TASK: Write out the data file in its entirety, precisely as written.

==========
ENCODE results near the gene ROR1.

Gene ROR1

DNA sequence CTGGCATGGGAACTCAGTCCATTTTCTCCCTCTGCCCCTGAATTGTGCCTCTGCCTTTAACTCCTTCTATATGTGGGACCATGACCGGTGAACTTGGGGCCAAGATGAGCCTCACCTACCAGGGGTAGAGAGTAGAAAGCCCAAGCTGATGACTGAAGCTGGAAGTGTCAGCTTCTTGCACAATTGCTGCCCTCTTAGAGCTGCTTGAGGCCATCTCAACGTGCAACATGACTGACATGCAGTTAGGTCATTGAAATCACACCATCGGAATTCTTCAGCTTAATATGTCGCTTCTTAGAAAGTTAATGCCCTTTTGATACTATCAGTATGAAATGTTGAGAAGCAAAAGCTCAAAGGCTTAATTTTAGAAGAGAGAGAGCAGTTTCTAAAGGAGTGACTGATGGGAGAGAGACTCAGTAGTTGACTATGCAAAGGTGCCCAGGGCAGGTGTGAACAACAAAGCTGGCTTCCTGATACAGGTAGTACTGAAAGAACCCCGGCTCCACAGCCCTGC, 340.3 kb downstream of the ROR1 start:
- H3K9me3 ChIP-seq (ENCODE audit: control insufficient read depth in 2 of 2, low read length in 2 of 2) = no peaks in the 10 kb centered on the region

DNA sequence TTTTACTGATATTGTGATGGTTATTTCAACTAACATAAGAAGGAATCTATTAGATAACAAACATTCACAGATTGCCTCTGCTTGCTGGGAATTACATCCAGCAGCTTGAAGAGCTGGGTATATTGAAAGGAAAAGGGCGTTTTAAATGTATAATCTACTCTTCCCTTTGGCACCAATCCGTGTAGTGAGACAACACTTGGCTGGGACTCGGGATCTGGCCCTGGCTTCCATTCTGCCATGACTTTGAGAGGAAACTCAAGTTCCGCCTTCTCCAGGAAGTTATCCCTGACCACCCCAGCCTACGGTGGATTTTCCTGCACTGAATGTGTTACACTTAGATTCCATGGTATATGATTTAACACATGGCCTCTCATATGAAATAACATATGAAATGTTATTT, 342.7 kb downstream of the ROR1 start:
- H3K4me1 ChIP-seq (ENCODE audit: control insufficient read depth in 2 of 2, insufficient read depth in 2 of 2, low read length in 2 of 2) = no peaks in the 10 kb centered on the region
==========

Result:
ENCODE results near the gene ROR1.

Gene ROR1

DNA sequence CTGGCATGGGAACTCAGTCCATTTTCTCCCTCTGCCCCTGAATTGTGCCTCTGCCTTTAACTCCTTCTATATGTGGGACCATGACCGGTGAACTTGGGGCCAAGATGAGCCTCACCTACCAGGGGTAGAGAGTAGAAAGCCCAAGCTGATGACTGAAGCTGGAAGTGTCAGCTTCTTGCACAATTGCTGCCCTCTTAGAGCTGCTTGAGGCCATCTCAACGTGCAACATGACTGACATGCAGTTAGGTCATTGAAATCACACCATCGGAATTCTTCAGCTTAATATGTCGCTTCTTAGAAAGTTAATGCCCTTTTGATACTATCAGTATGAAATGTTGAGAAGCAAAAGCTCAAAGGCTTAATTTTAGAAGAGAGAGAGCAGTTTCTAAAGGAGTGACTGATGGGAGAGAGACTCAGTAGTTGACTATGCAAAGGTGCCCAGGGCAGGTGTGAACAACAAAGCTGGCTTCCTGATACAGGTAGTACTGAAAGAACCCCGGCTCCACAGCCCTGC, 340.3 kb downstream of the ROR1 start:
- H3K9me3 ChIP-seq (ENCODE audit: control insufficient read depth in 2 of 2, low read length in 2 of 2) = no peaks in the 10 kb centered on the region

DNA sequence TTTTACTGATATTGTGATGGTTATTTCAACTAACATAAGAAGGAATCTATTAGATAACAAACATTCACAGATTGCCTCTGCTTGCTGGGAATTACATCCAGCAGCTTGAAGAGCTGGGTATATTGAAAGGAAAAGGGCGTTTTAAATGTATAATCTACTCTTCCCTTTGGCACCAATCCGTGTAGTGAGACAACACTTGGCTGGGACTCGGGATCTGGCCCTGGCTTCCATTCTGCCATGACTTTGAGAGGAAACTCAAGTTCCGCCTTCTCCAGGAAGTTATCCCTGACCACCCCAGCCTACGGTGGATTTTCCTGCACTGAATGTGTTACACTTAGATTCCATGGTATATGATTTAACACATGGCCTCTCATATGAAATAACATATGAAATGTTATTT, 342.7 kb downstream of the ROR1 start:
- H3K4me1 ChIP-seq (ENCODE audit: control insufficient read depth in 2 of 2, insufficient read depth in 2 of 2, low read length in 2 of 2) = no peaks in the 10 kb centered on the region